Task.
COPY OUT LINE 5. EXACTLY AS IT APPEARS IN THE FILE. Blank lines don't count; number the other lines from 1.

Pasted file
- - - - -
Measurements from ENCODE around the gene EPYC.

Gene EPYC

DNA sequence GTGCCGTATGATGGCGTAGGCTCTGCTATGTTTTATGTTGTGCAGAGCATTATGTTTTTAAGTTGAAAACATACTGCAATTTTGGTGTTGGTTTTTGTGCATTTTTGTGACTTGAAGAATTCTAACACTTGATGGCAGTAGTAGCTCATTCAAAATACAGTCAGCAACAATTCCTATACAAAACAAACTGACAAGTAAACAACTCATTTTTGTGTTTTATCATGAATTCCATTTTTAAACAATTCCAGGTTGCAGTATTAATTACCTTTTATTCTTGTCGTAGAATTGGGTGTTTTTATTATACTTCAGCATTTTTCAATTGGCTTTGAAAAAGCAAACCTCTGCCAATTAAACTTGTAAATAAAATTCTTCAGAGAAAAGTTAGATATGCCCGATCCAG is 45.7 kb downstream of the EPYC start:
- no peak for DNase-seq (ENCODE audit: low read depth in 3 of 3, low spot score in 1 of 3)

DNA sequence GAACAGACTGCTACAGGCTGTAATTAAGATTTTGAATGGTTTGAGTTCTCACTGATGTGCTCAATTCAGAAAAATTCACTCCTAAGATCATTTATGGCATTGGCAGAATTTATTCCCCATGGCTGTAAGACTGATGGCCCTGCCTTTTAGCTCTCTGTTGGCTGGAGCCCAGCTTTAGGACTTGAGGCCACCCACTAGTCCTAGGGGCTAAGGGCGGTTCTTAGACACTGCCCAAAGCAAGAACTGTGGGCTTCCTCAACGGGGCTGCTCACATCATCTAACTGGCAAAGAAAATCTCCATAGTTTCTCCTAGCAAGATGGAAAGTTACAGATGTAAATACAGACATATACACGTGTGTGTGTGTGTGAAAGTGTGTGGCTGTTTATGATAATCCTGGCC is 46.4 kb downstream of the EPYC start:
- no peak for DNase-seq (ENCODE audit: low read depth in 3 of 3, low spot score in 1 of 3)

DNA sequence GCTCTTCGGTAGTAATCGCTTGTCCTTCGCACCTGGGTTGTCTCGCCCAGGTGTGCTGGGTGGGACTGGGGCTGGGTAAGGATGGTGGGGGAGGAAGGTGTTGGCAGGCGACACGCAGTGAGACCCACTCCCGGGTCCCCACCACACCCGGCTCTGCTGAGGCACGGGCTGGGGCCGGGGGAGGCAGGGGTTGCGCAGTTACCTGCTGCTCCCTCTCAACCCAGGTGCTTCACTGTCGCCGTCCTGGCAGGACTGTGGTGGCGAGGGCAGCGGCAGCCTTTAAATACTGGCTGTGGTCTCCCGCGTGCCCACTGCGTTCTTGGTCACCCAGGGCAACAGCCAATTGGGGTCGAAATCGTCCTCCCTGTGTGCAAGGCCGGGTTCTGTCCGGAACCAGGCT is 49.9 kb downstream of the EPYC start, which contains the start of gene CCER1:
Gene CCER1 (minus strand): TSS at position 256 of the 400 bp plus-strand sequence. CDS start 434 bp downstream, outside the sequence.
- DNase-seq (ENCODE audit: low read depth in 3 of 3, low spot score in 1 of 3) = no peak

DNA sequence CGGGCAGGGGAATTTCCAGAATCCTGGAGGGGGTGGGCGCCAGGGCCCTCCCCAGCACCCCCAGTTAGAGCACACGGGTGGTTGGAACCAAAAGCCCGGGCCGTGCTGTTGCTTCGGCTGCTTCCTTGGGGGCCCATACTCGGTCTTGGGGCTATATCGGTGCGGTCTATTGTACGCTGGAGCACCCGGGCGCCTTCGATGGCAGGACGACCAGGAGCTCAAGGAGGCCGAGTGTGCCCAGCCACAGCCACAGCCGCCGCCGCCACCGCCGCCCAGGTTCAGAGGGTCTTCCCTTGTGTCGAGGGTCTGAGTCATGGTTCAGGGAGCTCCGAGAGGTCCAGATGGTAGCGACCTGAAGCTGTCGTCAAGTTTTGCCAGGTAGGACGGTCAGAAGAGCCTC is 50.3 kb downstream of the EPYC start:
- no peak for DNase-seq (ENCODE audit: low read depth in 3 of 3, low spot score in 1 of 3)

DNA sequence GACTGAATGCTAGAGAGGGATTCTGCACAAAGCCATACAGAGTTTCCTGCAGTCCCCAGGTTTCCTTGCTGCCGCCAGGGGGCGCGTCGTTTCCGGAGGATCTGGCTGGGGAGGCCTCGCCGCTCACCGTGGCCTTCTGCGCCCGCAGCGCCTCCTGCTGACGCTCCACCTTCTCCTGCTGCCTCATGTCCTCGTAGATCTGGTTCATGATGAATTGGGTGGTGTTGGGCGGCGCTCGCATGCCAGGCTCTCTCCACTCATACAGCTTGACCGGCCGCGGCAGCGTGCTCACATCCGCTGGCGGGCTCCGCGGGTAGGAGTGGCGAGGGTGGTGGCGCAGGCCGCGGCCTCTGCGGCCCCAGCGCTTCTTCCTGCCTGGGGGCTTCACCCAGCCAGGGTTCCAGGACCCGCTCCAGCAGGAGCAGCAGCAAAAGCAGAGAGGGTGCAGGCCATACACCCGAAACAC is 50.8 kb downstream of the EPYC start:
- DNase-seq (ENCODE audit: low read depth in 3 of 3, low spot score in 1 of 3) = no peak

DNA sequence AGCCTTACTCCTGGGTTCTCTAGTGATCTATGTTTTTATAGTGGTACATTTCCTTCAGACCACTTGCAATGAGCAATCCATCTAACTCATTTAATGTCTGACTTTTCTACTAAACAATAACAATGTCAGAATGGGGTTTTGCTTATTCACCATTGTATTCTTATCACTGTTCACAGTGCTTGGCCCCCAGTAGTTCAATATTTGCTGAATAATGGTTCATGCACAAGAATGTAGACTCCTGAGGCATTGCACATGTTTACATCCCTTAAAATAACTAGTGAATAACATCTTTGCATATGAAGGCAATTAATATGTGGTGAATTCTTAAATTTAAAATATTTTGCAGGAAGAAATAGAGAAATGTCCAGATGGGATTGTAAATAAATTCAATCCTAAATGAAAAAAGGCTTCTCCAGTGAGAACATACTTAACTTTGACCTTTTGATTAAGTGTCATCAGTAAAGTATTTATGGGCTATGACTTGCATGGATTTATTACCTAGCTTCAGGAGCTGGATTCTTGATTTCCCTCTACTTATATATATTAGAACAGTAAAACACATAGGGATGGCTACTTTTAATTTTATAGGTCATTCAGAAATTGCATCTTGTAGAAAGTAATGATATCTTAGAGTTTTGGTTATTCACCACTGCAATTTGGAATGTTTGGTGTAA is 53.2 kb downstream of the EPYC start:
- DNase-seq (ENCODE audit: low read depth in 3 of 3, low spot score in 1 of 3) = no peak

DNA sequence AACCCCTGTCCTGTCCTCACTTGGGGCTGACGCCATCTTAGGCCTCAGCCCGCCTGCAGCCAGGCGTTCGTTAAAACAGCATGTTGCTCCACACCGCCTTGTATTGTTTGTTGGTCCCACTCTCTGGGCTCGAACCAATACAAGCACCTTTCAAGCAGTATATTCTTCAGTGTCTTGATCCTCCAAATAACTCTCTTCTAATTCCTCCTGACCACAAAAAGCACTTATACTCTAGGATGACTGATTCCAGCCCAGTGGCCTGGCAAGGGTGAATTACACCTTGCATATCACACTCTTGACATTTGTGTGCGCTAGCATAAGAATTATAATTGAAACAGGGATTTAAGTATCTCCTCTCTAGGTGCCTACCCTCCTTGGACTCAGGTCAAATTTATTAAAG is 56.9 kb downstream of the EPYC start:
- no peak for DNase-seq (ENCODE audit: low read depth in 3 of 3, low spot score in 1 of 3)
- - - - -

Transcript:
DNA sequence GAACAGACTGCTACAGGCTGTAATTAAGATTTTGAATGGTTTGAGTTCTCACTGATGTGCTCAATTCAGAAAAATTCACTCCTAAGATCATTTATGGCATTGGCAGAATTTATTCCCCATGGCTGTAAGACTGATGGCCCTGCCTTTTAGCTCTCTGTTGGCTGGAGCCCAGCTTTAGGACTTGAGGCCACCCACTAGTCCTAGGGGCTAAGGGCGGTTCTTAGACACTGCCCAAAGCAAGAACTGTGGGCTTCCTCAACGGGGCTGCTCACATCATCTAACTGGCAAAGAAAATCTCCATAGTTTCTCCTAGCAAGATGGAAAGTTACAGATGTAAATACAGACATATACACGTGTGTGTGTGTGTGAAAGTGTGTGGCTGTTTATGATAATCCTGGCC is 46.4 kb downstream of the EPYC start: